You Don't Need Fancy Stuff: 3 Creative Ways to Use a Stick
One of my favorite things about the world of movement, exercise, fitness or whatever you want to call it is the sheer variety of training methods. There are fancy methods with fancy tools and barebones methods relying on nothing but your bodyweight and a floor.
This article is for the fan of methods unconventional, but practical, engaging, and fun. In other words - weirdoes like me who like playing with toys masquerading as household objects.
No Need for Special Equipment
Erwan LeCorre has been using non-traditional items to train what Erwan calls environmental complexity since he began teaching MovNat in the U.S. Like Erwan, I believe we can train with anything: a stick, a tennis ball, an old microwave, a cat. The possibilities are endless.
Our training is never limited by the stuff we have ("I can't get strong unless I have a barbell set"), but by the ways we use what is available and how we think about those things. Almost everyone has access to a stick of some kind, so I thought it might be useful to start there. While there is an amazing amount we can develop by using a stick in a variety of ways, for the sake of brevity, I'll whittle it down to three exercises.
A word of caution: Don't use a heavy stick. A PVC pipe or a light broomstick will work fine, and (just trust me on this one) heavy sticks hurt when they land on your face.
1. Limbo Stick Challenge
Depending on how you orient the stick, you can develop different qualities. Physical problem solving, mobility, body control, craswling patterns, squatting patterns, and the ability to carry things under, over, and around an obstacle are all things we can work on.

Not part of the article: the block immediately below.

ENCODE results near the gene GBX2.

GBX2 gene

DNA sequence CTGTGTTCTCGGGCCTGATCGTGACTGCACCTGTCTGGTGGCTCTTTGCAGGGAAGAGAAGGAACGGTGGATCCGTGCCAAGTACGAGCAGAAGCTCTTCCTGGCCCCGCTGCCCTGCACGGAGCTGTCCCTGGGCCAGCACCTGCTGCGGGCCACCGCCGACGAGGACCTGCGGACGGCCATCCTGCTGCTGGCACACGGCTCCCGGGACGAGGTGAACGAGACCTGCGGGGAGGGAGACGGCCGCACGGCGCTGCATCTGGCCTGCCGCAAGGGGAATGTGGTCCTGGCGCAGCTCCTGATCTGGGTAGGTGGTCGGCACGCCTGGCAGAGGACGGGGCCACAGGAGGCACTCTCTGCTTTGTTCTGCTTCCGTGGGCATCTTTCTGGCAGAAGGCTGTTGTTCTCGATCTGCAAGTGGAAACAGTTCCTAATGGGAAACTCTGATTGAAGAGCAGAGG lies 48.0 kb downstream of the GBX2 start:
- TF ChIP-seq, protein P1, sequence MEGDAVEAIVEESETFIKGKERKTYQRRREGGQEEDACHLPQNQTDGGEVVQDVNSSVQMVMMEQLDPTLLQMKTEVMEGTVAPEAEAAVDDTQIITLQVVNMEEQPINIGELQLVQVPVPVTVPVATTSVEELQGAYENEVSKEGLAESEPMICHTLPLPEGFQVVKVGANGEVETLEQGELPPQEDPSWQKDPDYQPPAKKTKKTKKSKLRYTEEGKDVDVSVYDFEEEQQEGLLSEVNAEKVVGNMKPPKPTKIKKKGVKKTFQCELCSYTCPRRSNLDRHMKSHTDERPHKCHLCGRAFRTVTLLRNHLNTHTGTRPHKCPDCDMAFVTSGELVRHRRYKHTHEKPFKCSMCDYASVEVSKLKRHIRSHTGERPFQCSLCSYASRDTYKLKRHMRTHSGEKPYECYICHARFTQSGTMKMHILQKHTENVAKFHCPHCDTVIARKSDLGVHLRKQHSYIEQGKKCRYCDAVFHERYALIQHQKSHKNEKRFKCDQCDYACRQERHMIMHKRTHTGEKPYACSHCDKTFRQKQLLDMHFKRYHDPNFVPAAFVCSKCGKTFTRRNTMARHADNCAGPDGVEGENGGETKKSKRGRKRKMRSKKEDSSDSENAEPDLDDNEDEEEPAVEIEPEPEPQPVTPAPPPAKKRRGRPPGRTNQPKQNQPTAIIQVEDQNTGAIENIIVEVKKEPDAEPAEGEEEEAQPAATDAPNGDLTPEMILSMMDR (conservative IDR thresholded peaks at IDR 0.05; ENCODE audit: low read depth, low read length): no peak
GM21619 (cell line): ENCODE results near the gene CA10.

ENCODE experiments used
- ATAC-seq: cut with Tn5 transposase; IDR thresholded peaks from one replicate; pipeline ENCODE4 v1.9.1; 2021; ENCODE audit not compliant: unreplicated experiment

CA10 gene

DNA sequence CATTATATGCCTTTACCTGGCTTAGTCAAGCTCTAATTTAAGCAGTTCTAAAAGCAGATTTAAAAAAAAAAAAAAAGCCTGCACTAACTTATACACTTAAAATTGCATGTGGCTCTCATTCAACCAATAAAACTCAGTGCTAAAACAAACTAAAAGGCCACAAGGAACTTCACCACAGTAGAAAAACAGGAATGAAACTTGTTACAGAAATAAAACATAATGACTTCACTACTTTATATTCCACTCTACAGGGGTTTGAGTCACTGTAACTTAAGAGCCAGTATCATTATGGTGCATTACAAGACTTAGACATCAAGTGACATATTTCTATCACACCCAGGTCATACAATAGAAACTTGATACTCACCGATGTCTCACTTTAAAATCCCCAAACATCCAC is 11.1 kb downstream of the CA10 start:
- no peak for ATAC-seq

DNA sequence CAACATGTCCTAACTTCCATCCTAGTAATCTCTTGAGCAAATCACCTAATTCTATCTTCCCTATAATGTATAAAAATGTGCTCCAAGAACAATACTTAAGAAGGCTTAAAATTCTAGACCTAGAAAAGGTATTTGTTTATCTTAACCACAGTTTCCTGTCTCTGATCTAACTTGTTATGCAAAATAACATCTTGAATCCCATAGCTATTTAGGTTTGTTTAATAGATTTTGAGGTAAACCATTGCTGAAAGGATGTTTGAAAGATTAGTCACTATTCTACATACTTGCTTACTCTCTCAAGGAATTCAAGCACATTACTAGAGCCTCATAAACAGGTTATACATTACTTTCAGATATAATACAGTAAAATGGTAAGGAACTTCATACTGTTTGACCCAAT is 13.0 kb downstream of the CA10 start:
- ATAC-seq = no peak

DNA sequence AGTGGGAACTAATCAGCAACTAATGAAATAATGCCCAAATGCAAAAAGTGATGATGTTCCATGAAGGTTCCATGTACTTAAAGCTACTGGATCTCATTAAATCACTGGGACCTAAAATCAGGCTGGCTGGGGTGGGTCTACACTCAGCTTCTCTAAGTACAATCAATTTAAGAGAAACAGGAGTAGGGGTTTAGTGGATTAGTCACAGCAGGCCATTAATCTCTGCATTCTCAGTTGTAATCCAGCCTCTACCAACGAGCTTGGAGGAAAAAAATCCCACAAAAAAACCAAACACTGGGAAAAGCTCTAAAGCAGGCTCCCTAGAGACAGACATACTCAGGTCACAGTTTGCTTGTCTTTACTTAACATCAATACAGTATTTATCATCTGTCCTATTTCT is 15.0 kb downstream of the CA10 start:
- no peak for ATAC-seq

The idea, like the classic game of Limbo, is to maneuver your body around an obstacle of various heights and angles. In this video, the stick is mostly horizontal, which caters to going over or under it in various ways, but you can just as easily place the stick vertically and find ways to maneuver around it.
"Our training is never limited by the stuff we have ('I can't get strong unless I have a barbell set'), but by the ways we use what is available and how we think about those things."
When placed low, my personal challenge is to crawl under the stick without letting anything besides my hands and feet touch the floor. When placed slightly higher, the challenge is reduced to feet or feet and knees only. The trick is to set the challenge to something you can accomplish, but just barely.
From a practical perspective, I have used all of these skills while reaching around under my sink to fix a pipe, carrying furniture (I used to work for a moving company), crawling around under porches or in basement crawl spaces, and every day in my Brazilian jiu jitsu practice.
2. Stick Rolls
One of the most important and difficult concepts in my life as a Brazilian jiu jitsu teacher is teaching my students how to manipulate an opponent with their legs. I call this process "educating the legs" and it takes a while to develop. The benefit of this, from a practical perspective in grappling, is being able to keep your head far away from someone trying to hit, choke, or pin you. Without developed leg dexterity, most people will have a hard time accomplishing this task in any intelligent way.